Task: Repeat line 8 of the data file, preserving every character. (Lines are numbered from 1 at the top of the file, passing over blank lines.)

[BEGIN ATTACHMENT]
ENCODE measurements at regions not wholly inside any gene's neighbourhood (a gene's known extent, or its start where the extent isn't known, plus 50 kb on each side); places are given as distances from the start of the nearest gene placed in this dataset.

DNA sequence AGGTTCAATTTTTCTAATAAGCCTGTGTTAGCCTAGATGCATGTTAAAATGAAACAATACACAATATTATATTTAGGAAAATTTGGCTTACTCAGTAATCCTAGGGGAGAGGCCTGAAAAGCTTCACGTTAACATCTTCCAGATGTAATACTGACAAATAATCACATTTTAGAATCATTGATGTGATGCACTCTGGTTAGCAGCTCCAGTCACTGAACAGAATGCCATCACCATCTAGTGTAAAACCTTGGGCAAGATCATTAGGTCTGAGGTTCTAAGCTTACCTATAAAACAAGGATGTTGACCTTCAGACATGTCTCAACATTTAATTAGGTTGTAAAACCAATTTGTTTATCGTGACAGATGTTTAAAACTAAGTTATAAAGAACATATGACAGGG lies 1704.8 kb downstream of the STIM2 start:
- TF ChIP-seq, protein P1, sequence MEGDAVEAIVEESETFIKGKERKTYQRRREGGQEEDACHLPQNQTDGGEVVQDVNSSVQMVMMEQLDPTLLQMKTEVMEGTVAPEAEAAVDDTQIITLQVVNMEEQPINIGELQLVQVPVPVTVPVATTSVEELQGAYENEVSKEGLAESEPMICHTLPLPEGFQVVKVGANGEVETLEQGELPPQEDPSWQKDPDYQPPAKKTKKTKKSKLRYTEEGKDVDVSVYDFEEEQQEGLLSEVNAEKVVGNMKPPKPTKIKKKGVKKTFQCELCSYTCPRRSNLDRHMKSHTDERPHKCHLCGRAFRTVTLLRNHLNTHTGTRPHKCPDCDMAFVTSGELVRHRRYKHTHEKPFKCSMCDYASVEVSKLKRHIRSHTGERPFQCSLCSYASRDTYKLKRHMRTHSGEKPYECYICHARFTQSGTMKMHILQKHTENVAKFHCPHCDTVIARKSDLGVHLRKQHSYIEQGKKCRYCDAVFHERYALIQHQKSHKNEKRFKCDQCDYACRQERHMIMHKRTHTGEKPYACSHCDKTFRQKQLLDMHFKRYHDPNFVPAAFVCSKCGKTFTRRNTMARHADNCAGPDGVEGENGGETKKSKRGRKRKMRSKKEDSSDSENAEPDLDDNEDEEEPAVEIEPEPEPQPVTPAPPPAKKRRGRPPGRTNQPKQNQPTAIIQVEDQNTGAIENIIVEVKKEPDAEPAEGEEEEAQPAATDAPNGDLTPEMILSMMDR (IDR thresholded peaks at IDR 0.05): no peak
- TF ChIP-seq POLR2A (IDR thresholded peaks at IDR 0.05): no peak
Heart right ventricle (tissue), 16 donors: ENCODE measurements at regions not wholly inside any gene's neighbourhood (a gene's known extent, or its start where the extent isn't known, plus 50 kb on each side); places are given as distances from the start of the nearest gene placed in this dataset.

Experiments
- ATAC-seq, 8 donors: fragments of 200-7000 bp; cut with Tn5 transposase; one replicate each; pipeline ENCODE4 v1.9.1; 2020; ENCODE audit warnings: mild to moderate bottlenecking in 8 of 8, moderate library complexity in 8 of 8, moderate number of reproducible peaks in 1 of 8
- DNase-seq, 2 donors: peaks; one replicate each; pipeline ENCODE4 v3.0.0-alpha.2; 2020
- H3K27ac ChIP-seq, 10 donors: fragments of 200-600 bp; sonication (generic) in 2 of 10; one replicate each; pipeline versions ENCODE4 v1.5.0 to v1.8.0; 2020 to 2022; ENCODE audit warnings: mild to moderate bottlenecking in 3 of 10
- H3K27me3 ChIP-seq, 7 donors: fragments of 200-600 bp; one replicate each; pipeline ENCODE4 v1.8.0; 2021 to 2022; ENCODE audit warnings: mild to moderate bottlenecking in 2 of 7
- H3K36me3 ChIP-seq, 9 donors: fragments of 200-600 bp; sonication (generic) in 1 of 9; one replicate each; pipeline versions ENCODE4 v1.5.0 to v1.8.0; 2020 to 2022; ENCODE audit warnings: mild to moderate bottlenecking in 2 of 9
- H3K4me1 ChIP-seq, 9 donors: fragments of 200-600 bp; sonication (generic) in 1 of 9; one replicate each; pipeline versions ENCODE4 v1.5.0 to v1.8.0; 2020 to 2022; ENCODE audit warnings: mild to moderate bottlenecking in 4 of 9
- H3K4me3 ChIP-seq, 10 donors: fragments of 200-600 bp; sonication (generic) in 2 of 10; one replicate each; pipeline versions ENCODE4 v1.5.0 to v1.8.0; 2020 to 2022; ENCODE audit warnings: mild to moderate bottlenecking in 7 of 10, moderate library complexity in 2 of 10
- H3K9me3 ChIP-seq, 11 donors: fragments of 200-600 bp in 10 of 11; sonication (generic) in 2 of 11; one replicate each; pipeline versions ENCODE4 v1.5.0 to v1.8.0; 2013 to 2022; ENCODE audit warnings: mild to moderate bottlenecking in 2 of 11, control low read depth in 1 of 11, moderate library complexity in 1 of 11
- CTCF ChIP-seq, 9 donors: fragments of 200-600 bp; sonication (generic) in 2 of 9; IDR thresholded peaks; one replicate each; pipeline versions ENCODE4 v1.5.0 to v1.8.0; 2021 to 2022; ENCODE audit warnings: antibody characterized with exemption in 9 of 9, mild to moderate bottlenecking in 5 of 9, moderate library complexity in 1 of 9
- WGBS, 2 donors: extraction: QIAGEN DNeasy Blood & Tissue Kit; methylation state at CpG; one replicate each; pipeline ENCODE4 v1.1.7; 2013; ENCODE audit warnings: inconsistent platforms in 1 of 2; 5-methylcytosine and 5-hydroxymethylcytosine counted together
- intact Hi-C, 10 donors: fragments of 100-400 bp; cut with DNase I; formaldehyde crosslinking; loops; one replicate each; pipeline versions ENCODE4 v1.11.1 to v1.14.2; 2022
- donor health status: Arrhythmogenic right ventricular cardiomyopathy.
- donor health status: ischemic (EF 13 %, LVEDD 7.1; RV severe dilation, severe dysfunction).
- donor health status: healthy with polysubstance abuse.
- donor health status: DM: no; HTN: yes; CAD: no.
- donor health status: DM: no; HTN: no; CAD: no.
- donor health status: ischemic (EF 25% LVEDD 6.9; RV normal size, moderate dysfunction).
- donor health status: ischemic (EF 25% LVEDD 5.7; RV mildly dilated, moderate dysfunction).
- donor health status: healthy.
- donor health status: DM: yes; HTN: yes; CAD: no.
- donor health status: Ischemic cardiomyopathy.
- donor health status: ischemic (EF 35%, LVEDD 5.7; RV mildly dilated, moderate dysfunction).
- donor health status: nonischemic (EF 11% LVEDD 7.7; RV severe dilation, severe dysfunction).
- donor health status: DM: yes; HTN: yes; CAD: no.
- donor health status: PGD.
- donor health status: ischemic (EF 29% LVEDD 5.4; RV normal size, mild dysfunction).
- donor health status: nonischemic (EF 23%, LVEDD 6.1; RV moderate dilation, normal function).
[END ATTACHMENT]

- DNase-seq, 2 donors: peaks; one replicate each; pipeline ENCODE4 v3.0.0-alpha.2; 2020